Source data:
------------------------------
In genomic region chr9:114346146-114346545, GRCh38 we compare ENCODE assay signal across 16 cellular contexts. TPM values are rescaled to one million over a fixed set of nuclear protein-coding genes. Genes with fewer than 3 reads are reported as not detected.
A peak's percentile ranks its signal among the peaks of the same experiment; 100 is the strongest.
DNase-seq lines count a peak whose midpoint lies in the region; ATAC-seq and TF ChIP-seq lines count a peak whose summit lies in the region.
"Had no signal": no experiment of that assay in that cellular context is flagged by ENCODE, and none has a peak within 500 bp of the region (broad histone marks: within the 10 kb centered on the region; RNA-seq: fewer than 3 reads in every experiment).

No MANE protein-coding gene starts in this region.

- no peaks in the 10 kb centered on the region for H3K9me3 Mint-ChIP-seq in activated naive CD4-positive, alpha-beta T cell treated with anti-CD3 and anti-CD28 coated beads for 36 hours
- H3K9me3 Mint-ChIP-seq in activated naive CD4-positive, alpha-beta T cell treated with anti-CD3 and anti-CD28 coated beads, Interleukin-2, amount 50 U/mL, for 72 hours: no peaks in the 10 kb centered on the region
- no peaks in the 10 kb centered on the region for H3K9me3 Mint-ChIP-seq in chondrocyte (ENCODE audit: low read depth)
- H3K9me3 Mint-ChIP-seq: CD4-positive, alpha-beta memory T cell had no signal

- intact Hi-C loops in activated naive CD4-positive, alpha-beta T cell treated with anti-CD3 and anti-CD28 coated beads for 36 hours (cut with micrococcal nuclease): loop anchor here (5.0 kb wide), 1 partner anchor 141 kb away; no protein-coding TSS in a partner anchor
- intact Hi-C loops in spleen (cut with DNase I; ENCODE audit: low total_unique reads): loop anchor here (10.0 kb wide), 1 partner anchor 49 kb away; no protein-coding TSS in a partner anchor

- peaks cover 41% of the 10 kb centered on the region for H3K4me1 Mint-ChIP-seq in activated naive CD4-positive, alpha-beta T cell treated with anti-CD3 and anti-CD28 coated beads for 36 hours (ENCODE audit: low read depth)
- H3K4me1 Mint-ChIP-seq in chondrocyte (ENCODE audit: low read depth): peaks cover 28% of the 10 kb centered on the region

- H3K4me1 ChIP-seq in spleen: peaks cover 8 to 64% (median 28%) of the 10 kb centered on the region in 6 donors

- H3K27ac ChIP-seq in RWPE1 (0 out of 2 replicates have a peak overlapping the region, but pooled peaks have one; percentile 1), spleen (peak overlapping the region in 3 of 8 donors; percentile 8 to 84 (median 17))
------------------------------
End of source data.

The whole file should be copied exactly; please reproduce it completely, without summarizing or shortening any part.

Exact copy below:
In genomic region chr9:114346146-114346545, GRCh38 we compare ENCODE assay signal across 16 cellular contexts. TPM values are rescaled to one million over a fixed set of nuclear protein-coding genes. Genes with fewer than 3 reads are reported as not detected.
A peak's percentile ranks its signal among the peaks of the same experiment; 100 is the strongest.
DNase-seq lines count a peak whose midpoint lies in the region; ATAC-seq and TF ChIP-seq lines count a peak whose summit lies in the region.
"Had no signal": no experiment of that assay in that cellular context is flagged by ENCODE, and none has a peak within 500 bp of the region (broad histone marks: within the 10 kb centered on the region; RNA-seq: fewer than 3 reads in every experiment).

No MANE protein-coding gene starts in this region.

- no peaks in the 10 kb centered on the region for H3K9me3 Mint-ChIP-seq in activated naive CD4-positive, alpha-beta T cell treated with anti-CD3 and anti-CD28 coated beads for 36 hours
- H3K9me3 Mint-ChIP-seq in activated naive CD4-positive, alpha-beta T cell treated with anti-CD3 and anti-CD28 coated beads, Interleukin-2, amount 50 U/mL, for 72 hours: no peaks in the 10 kb centered on the region
- no peaks in the 10 kb centered on the region for H3K9me3 Mint-ChIP-seq in chondrocyte (ENCODE audit: low read depth)
- H3K9me3 Mint-ChIP-seq: CD4-positive, alpha-beta memory T cell had no signal

- intact Hi-C loops in activated naive CD4-positive, alpha-beta T cell treated with anti-CD3 and anti-CD28 coated beads for 36 hours (cut with micrococcal nuclease): loop anchor here (5.0 kb wide), 1 partner anchor 141 kb away; no protein-coding TSS in a partner anchor
- intact Hi-C loops in spleen (cut with DNase I; ENCODE audit: low total_unique reads): loop anchor here (10.0 kb wide), 1 partner anchor 49 kb away; no protein-coding TSS in a partner anchor

- peaks cover 41% of the 10 kb centered on the region for H3K4me1 Mint-ChIP-seq in activated naive CD4-positive, alpha-beta T cell treated with anti-CD3 and anti-CD28 coated beads for 36 hours (ENCODE audit: low read depth)
- H3K4me1 Mint-ChIP-seq in chondrocyte (ENCODE audit: low read depth): peaks cover 28% of the 10 kb centered on the region

- H3K4me1 ChIP-seq in spleen: peaks cover 8 to 64% (median 28%) of the 10 kb centered on the region in 6 donors

- H3K27ac ChIP-seq in RWPE1 (0 out of 2 replicates have a peak overlapping the region, but pooled peaks have one; percentile 1), spleen (peak overlapping the region in 3 of 8 donors; percentile 8 to 84 (median 17))